A few years ago, Kyle Parker made unforgivingly harsh noise music and called himself Gator Surprise. These days, he makes yearning, thoughtful drone music and calls himself Infinite Body.
Carve Out the Face of My God, Infinite Body’s new album, is out on No Age drummer Dean Spunt‘s Post Present Medium label. Its slow washes of mostly implied melody take a few listens to sink in, but when they do, they can evoke the melodic dreamscapes of Fennesz or even M83.
Parker works at a movie theater and speaks very, very slowly. He had to speak with us on the phone from his parents’ house because he doesn‘t have a working phone or internet at the moment. Our interview is below.
Pitchfork: You used to make music as Gator Surprise. Why did you switch to Infinite Body?
KP: Gator Surprise didn‘t serve the purpose in my life that it used to. It used to make me feel good in a weird, indirect way. It wasn‘t very pleasant music, but it was still cathartic on some level. But I didn‘t really feel that bad anymore, so I couldn‘t make that music in a genuine way anymore. I didn‘t have anything else left to tap into except for feeling all right about stuff. It’s not even necessarily that it went from 100% negative to 100% positive, either, because I haven’t had that attitude the entire time I’ve had this project. But it was mainly a shift in attitude.
Pitchfork: Is your music as Infinite Body reflective of feeling all right?
KP: No. At the time, what drove the switch was just wanting to… I didn‘t know music could make me feel good, I guess. But it’s been going for over two years, and I’ve already had a lot of valleys with this project, too. It’s not just about feeling good. Sometimes, it can be related to be feeling so good you can’t take it or you don’t know what to do with it. I think that’s partly why it’s so loud sometimes. When I play live, it’s loud.
Pitchfork: Listening to your album, it’s hard to tell what instruments you’re hearing at any point. How do you make the music? Do you do it all yourself?
KP: I did the new album all by myself on a computer and with live recordings. I like throwing a bunch of stuff in one end– things that I like that I have recorded or a loop from a classical piece or something. Then, I throw it through a bunch of stuff so that I don’t know how it’s going to sound when it comes through. I try to use that to get out of my own way a little. I think that can be the reason why it’s hard to tell what one specific sound is. A lot of it is pretty manipulated.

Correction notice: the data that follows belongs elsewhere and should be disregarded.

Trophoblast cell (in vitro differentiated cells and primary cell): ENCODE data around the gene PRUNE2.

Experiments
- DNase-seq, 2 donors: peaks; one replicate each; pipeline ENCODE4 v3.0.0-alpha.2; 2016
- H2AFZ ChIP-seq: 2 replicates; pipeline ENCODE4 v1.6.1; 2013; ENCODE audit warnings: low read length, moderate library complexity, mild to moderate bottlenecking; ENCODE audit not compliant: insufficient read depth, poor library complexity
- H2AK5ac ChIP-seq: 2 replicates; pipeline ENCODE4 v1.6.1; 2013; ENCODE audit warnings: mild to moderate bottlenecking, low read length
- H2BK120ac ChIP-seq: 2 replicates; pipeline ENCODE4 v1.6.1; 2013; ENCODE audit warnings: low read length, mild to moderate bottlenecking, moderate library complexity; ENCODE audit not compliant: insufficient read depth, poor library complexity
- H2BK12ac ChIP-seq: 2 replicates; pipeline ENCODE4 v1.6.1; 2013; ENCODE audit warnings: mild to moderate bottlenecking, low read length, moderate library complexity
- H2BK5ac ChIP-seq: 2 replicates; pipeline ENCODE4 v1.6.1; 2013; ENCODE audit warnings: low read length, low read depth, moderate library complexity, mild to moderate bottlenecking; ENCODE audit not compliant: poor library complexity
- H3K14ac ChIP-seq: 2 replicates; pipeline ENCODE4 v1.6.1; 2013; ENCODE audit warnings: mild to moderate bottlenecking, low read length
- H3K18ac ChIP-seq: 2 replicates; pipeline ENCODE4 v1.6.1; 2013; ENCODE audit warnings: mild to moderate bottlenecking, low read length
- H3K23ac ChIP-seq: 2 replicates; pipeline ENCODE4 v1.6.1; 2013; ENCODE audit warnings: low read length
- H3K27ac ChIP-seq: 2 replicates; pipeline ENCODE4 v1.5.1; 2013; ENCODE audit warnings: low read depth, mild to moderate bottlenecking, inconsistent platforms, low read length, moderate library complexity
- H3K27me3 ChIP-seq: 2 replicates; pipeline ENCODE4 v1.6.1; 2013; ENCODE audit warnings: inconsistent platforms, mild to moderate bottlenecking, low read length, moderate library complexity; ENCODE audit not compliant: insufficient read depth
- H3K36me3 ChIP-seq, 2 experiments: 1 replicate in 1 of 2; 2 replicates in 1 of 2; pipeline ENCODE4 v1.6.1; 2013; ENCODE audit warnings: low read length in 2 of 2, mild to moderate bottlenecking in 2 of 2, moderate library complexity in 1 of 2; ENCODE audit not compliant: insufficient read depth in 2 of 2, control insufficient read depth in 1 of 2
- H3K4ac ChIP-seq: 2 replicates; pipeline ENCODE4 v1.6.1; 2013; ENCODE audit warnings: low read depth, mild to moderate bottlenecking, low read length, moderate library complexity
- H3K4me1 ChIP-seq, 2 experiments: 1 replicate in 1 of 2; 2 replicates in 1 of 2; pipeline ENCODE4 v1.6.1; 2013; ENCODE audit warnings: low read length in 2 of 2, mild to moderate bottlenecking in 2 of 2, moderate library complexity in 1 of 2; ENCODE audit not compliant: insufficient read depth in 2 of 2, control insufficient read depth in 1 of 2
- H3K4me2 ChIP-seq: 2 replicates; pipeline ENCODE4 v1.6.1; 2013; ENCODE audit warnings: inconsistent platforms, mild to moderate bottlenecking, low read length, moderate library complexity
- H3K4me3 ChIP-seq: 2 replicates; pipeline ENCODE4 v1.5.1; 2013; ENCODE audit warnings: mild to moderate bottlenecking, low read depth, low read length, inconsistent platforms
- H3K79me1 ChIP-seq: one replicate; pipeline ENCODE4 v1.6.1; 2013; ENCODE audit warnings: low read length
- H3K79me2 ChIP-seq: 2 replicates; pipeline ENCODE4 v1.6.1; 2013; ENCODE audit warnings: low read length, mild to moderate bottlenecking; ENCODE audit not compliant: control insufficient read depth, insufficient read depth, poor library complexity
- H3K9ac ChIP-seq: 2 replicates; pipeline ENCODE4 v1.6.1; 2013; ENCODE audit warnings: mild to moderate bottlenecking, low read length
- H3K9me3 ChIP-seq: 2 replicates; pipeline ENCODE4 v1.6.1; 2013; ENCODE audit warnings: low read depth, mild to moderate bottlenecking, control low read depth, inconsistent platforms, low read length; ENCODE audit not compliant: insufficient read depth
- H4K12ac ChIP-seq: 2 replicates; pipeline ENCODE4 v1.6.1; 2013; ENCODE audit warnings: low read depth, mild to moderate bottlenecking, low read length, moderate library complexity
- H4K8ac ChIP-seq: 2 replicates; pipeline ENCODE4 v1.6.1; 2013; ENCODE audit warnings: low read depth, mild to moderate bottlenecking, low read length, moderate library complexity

Pitchfork: When you play live, do you use a laptop?
KP: No, I don’t. I haven’t had enough money to match my recording setup to what I do live, so it’s hard for me. I have to play really loose versions of songs I’ve made on the computer. I started the project with all physical equipment and a synthesizer and stuff. I still use that live, and I have to use a sampler to try and recreate some of the sounds I’ve made before. I’d like to play live, but the thing I do now with my synthesizers, almost everything is vocoder-driven. It’ll be really big sounds that are coming out, but it’s all tied to how loud I’m yelling, and I want that to still happen on the computer. I don’t want to play a laptop live if I’m just going to sit there, so it’s also a problem of working at my movie theater job long enough to get money to get better equipment. I’d also like to improve the light show. I have these lights that react to the music, and they’re run by this thing that came from Wal-Mart that just dims lights and stuff. It works, but it’s very low-budget.
Pitchfork: What do you do at the movie theater?
KP: Sometimes I work upstairs projecting the movies, and the rest of the time I’m just selling tickets or popcorn.
Pitchfork: When you project movies, do you watch them?
KP: People wonder that a lot, but at least the theater I work at, it’s not a pleasant experience to watch from up there. All the projectors are really loud. It’s a big machine room, you know? If you wanted to watch a movie, you’d have to stand up and look through a tiny window, and if you wanted to hear it, you’d have to listen to it from a tiny monitor speaker, which just kind of ruins the experience. I do get to see them for free since I work there, so I just do that. But it’s an art house movie theater, and there haven’t been that many good independent movies in a while, at least the ones that I remembered liking. That surprised me. I didn‘t know there were at least as many terrible independent movies as there are big-budget ones. Like, every single year. And bad in a worse way, too. They’re just parodies of themselves sometimes.
Pitchfork: What’s the worst one you’ve seen lately?
KP: I don’t know. After working there for a while, I can usually tell by the poster.
Pitchfork: You’ve got a big national tour coming up.
KP: Well, there’s a lot of holes in it. It’s been hard because I haven’t had the internet the whole time. It sucks to try and book a tour without the internet, and I’m not even doing it. I’m corresponding through my two friends, who have been helping book it. They have all the contacts. It’s a little sloppy, but we’re going everywhere except the West Coast. I should be fun. It’s just me and my friend Matt; he does a project called Earn. It’s just going to be us in my truck, and I hope we go insane and then have crazy bonding experiences because both our minds are broken.
MP3:> Infinite Body: “Dive”